When a Vending Machine is Not a “Vending Machine”

In vetoing CB17-2015, County Executive Kittleman  stated that “the actual impact of this legislation will be minimal” and that it only “provides lip service to the issue of improving health outcomes.”  Due to poor drafting and flaws it appears that Kittleman did not realize just how true these conclusions were; the many loopholes in the bill could cause it to have little actual effect on either the employees, the public or the youth of Howard County.

Councilman Ball’s original bill had numerous flaws.  It had a $0.25 pricing differential for “healthy” beverages which could have had the practical effect of actually encouraging smart shoppers to choose the unhealthy supersized version.  The rules for all packaged goods would seemed to have applied to the commissary at the jail requiring healthy snacks and candy.  How many prisoners would have selected puffed rice and seeds over chips and candy?  The packaged food rules could have been interpreted to apply to the chips and snacks sold at the Subway restaurant at the County owned Long Reach Village Center. Ball’s Amendment 1 corrected many of these flaws, but many loopholes remain.

One flaw is at the beginning: the definition of a “food or beverage vending machine.”‘ A “food or beverage vending machine” is defined in Section 12.1800 to be “a self-service machine offered for public use which, upon insertion of a coin, paper currency, token, card, or key. . . .”  First, all the consternation notwithstanding, the bill’s application to employees could be minimal.  The machine must be “offered for public use.”  A machine in an employee only area is not available for public use.  For instance, machines in the secure employee areas at the police department or at the public works shop are not “offered for public use.”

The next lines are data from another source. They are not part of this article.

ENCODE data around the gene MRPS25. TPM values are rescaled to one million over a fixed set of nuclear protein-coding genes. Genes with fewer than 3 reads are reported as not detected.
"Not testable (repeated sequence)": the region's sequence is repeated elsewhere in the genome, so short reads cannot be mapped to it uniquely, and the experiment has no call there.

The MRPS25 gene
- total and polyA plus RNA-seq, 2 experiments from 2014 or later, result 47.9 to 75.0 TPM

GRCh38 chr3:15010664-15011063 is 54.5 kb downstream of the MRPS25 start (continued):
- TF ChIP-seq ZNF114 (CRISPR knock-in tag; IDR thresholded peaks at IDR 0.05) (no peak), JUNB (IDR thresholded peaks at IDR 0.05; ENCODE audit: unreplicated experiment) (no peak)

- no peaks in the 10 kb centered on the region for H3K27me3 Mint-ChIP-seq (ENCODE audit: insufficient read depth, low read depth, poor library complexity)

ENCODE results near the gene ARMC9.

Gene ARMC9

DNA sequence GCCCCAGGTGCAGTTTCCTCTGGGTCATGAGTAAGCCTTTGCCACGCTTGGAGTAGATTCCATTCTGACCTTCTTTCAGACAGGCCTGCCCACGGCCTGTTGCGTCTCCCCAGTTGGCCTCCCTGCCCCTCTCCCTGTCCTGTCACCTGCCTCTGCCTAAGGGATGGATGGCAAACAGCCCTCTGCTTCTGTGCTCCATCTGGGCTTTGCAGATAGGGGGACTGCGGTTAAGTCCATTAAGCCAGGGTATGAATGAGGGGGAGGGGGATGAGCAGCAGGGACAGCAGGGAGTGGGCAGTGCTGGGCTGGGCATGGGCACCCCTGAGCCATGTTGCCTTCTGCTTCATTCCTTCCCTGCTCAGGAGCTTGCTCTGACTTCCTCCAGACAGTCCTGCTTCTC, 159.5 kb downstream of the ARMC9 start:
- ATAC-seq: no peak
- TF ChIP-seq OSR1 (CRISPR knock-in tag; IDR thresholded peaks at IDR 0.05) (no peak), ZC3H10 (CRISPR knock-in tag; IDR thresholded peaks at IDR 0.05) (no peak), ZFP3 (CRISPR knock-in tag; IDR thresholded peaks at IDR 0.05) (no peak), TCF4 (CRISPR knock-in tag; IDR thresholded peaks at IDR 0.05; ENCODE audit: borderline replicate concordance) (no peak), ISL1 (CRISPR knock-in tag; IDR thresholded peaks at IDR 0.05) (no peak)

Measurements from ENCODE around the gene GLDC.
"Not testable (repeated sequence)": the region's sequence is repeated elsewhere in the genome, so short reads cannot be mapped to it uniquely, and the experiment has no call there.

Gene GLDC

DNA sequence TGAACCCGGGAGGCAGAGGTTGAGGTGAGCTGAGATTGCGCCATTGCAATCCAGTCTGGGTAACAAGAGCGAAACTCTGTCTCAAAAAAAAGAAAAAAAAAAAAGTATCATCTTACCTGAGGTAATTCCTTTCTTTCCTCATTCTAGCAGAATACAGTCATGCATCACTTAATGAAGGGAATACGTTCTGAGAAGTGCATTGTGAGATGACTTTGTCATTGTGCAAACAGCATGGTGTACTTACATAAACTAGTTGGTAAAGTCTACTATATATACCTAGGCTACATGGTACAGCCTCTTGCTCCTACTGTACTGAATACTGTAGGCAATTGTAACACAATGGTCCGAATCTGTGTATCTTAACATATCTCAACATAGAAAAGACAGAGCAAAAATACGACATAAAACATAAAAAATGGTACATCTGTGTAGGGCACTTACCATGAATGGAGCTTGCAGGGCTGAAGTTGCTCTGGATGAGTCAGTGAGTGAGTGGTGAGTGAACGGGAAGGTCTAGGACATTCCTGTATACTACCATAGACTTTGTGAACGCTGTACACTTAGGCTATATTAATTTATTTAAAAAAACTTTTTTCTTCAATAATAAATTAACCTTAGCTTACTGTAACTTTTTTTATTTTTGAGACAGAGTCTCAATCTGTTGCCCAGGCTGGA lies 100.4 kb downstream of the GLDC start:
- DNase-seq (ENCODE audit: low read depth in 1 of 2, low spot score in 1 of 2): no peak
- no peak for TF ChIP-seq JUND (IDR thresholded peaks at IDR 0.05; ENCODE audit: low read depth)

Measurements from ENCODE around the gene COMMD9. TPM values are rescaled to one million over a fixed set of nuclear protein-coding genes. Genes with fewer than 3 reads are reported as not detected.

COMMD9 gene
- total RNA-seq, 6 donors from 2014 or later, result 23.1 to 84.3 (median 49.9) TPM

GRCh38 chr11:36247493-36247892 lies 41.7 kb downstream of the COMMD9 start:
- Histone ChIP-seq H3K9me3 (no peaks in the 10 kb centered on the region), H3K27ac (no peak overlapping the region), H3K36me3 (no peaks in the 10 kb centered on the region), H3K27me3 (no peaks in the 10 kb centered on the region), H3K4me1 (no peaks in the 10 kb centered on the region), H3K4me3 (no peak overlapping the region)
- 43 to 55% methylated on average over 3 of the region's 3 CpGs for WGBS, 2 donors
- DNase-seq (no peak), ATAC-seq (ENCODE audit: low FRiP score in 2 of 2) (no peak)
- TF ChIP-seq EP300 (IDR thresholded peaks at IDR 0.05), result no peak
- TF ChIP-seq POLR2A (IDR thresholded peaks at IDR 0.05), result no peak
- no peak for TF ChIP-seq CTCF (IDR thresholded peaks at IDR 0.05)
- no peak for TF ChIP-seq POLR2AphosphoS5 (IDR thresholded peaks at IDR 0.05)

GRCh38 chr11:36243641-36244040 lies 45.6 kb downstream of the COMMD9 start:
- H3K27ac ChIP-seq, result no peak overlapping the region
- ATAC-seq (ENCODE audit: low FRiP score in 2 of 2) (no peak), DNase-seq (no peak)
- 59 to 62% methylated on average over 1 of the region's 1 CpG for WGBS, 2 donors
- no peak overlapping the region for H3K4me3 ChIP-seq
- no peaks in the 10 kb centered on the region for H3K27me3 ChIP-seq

Second, the definition requires “insertion” for payment (or optional manual operation).  When people use a credit card to purchase gas, the credit card is often inserted and removed quickly.  However, when using a credit card at most grocery or department stores, the card is swiped and not really inserted.   So a vending machine with a insert and remove quickly mechanism would fall under the definition, while a swipe type payment would arguably not apply. Regardless if it is interpreted that “swiping” amounts to “insertion” of a credit card, machines which only accept payment by tapping a credit card like the Metro SmartTrip Card which is used at some gas stations or McDonald’s would not be subject to the definition.

Lastly, machines which only accept payment by smartphone would not apply either.  So savvy vending machine vendors can actually attract millennials and other young people with their smartphones to their unhealthy vending machine which was the opposite intent of the bill.

Discussion of more flaws and loopholes in “vending machines” to come.


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